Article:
Considering a developer's time spent coding is dominated by quality control and that less experienced developers make more mistakes (and as a result spend more time doing quality control), developing onshore is less risky as it is where you can expect the talent pool to be at its best.

The question of speed is linked with the above question of control. The slowdown will vary, and it might not be noticeable, but there will undoubtedly be some on account of issues such as language and timezone.

Considering that the average onshore developer (a pool that will include people born overseas) can already be expected to be more experienced and, as a result, less likely to make mistakes, speed is a legitimate risk associated with offshoring.

This issue is compounded because correcting mistakes requires oversight and communication (i.e. control) which is weaker when partnering with an offshore team.

#3 Quality

Turnover is a natural part of business, but it can be particularly disruptive to development teams. 

For starters, developers do not build what you need, they build what they think you need, and not even that--they build what they think the technical requirements backlog says you need. Depending on the backlog, this could be a very accurate representation of your needs, or it could be the complete opposite. In any case, people are not walking talking dictionaries and as such misunderstandings will occur.

The concern is that a small misunderstanding in documentation can translate into a large gap in capability. This is why turnover is particularly disruptive to development teams. Familiarity is critical to minimising misunderstandings. India's high turnover rates (35%) coupled with time and language barriers, can have an immense impact on product quality.

This is a hidden risk to partnering with an offshore development company.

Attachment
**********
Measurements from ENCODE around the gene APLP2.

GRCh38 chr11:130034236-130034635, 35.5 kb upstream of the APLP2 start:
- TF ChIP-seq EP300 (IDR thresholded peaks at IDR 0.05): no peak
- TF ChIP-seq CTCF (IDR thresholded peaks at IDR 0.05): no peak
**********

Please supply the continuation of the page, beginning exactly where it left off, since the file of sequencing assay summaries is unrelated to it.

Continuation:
A new way: Codebots

Codebots is a revolutionary new way of developing applications. Long story short: it is code that writes code. 

It can be employed by in-house teams or by outsource partners as an end-to-end platform to plan, develop and deploy apps to the cloud.

At present, WorkingMouse is the only developer with access to Codebots, but you can sign up on codebots.com/explorer to be a beta tester and get early access. Codebots is expected to launch sometimes next year.

Onshore developers who are powered by Codebots can maintain the advantages of onshore development (e.g. better communication lines) while massively slashing development time and costs. (Check out this table!).

Lampbot can write 300,000 lines of developer-readable code in a minute and, on average, writes 92% of an app's total code base.

When you combine that horsepower with Codebot's inbuilt testing tools and traceability matrix, you have maximum control and quality plus speed.

Wrap up: Is it worth it?

Some of the managers choosing to send work overseas do so without knowing these risks, thinking the lower price outweighs potential drawbacks. 

But choosing the right developer is a little more involved than comparing hourly rates and picking whoever is cheaper. The true cost of developing software is also a question of control, speed and quality.

Hidden costs, such as long distant phone calls, travel and the repercussions to umbrella issues of control, speed and quality can quickly upset the balance. 

In the end, outsourcing and offshoring both have their advantages, but they also have their risks. Knowing the risks empowers you to make the decision that's' right for your business.